Mukul Anand made his best/closest-to-perfect movie with Agneepath. It was different for it’s times...well okay, we’d had the much superior and original Parinda, a couple of years back, which flopped like Agneepath and has similarly gone on to earn respect over the years. Mukul Anand’s Agneepath is basically hinged on Amitabh Bachchan, the dialogues, the personality, the context everything came together to create a certain alchemy which can never be planned. But apart from that and the awesome setpieces at the beginning, middle and end, it’s not strung together well enough, the patches show. In comparison Karan Malhotra’s Agneepath is a long but tightly woven and singularly focused tale of vengeance. Yes Priyanka Chopra’s character could have been done away with completely but so could have been the Mithun-Neelam love story in the original. The characters are well developed, the three buffoonish villains in the original led by Sharat Saxena cannot hold a candle to Rishi Kapoor’s Rauf Lala (a masterstroke of casting) and even the relationship shared between Lala and Vijay has been developed with great care. The mother played by Zarina Wahab is more believably complex than the one played by Rohini Hattangady, unfortunately she does not get to say awesome stuff like ‘tumhare haath saaf nahi hone wale Vijay” or something like that. The new Vijay, is not a punchline spewing larger than life figure with pain in his eyes. He appears like a regular, unusually quite Joe with deepset trauma, who is also cunning like a fox and has a single mission - revenge, and man does he convey all of that well! When he says “Vijay Dinanath Chauhan, pura naam” I didn’t miss the “hain!” of the original, I didn’t feel like whistling, you don’t, when your bones are chilled. Hrithik makes the character his own, as I see it, where the original Vijay was really Amitabh Bachchan, here Hrithik Roshan is Vijay. Sanjay Dutt as the evil Kancha does his job, there’s not much to discuss about what is basically a one-dimensional character out to scare the bejesus of anyone who crosses his path, his Gita obsession is jarring as it seems to have been thrust upon the character, yeah there was room for improvement there. Apart from that Karan Malhotra’s Agneepath is not a great film,  but it’s a very good film, very well made, and the sincerity shows in every department, from writing to production, to acting to direction. It would be unfair to say that the makers have resorted to remaking movies with established reputations because their creative juices have stopped flowing. It takes a high degree of creativity and even more courage to create a meticulously  reimagined version of a film with such a passionate following and doing it well. Would I watch Karan Malhotra’s Agneepath again, yes, would I watch it again like I make it a point to watch the original Agneepath every few years, no. Mukul Anand’s Agneepath has a lot of history/memories attached to it that adds to its gravitas and that would make me pick up it’s DVD over Karan Malhotra’s Agneepath.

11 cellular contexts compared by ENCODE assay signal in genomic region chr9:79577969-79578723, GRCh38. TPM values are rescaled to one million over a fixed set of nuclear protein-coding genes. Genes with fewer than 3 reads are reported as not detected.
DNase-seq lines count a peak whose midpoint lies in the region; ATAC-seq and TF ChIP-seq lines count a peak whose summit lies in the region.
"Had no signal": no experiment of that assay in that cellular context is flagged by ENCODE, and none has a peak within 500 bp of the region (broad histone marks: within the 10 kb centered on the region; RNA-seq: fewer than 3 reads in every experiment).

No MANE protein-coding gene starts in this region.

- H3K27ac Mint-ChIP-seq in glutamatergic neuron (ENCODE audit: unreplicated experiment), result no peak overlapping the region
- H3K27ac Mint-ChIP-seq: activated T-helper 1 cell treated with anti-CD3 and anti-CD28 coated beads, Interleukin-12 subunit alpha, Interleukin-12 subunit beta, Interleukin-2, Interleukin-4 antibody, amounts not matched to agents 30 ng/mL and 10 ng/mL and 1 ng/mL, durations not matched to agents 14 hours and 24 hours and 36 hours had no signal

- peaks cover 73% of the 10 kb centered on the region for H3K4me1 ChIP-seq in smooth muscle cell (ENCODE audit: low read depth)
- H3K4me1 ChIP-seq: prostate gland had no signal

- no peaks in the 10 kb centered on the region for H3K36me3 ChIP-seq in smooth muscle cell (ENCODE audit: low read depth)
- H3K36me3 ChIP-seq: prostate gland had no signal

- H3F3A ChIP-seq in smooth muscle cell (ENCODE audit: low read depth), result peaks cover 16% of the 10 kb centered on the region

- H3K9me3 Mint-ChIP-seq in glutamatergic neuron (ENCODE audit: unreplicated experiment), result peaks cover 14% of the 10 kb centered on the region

Sunday, March 6, 2011

Dreaming in Patiala House

There was a time when Hindi movies began with titles coming up in English, Hindi and Urdu, nowadays they are mostly meant to be read by people familiar with the English alphabet. But Patiala House goes back to the good old days, and that's not the only pleasant surprise it had in store for me. Nikhil Advani strikes back, and how! He makes a movie which while easy to dismiss as just another big budget mainstream Hindi film with songs and dances is a lot more than that. A movie has 'something' if it brings lumps in your throat, and controls your heartbeat and breathing easily. Among other things Patiala House reminds us that even life saving medicines come with expiry dates, after which they turn into poison, and this is especially true about various long-past-expiry-date "this is the propah way to live" systems that at best poison humanity at the grassroots level. Finally, when formula works, nothing can beat it, great dialogues, amazing Akshay, wow Anushka Sharma and awesome Rishi Kapoor backed by a uniformly excellent supporting cast. Patiala House made my Sunday.